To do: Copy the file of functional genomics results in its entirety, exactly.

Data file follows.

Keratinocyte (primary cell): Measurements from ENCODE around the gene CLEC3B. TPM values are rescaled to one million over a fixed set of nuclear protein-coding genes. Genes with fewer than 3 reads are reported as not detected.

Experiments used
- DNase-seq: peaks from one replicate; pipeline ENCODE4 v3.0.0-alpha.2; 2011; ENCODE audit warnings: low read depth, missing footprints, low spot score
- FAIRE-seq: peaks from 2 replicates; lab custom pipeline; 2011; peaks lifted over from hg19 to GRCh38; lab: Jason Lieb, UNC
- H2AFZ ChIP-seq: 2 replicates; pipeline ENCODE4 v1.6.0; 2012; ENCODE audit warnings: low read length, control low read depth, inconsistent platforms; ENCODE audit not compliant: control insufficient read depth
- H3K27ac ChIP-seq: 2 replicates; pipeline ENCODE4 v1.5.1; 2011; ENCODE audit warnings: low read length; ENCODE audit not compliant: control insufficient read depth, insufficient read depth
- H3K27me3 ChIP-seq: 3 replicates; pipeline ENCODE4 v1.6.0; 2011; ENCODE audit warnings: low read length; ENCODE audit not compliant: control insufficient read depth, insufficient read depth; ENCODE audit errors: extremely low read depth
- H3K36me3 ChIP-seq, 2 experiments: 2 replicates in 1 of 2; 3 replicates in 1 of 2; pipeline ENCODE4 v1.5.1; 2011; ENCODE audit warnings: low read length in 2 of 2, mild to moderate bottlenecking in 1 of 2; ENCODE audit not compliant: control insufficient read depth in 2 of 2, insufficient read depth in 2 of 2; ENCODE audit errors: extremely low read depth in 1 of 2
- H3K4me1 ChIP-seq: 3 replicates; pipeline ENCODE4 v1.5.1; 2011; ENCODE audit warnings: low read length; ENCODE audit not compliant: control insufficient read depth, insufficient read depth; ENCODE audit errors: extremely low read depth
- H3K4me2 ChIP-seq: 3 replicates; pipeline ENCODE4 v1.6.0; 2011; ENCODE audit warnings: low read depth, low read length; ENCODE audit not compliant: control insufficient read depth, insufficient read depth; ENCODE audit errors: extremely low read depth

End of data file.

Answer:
Keratinocyte (primary cell): Measurements from ENCODE around the gene CLEC3B. TPM values are rescaled to one million over a fixed set of nuclear protein-coding genes. Genes with fewer than 3 reads are reported as not detected.

Experiments used
- DNase-seq: peaks from one replicate; pipeline ENCODE4 v3.0.0-alpha.2; 2011; ENCODE audit warnings: low read depth, missing footprints, low spot score
- FAIRE-seq: peaks from 2 replicates; lab custom pipeline; 2011; peaks lifted over from hg19 to GRCh38; lab: Jason Lieb, UNC
- H2AFZ ChIP-seq: 2 replicates; pipeline ENCODE4 v1.6.0; 2012; ENCODE audit warnings: low read length, control low read depth, inconsistent platforms; ENCODE audit not compliant: control insufficient read depth
- H3K27ac ChIP-seq: 2 replicates; pipeline ENCODE4 v1.5.1; 2011; ENCODE audit warnings: low read length; ENCODE audit not compliant: control insufficient read depth, insufficient read depth
- H3K27me3 ChIP-seq: 3 replicates; pipeline ENCODE4 v1.6.0; 2011; ENCODE audit warnings: low read length; ENCODE audit not compliant: control insufficient read depth, insufficient read depth; ENCODE audit errors: extremely low read depth
- H3K36me3 ChIP-seq, 2 experiments: 2 replicates in 1 of 2; 3 replicates in 1 of 2; pipeline ENCODE4 v1.5.1; 2011; ENCODE audit warnings: low read length in 2 of 2, mild to moderate bottlenecking in 1 of 2; ENCODE audit not compliant: control insufficient read depth in 2 of 2, insufficient read depth in 2 of 2; ENCODE audit errors: extremely low read depth in 1 of 2
- H3K4me1 ChIP-seq: 3 replicates; pipeline ENCODE4 v1.5.1; 2011; ENCODE audit warnings: low read length; ENCODE audit not compliant: control insufficient read depth, insufficient read depth; ENCODE audit errors: extremely low read depth
- H3K4me2 ChIP-seq: 3 replicates; pipeline ENCODE4 v1.6.0; 2011; ENCODE audit warnings: low read depth, low read length; ENCODE audit not compliant: control insufficient read depth, insufficient read depth; ENCODE audit errors: extremely low read depth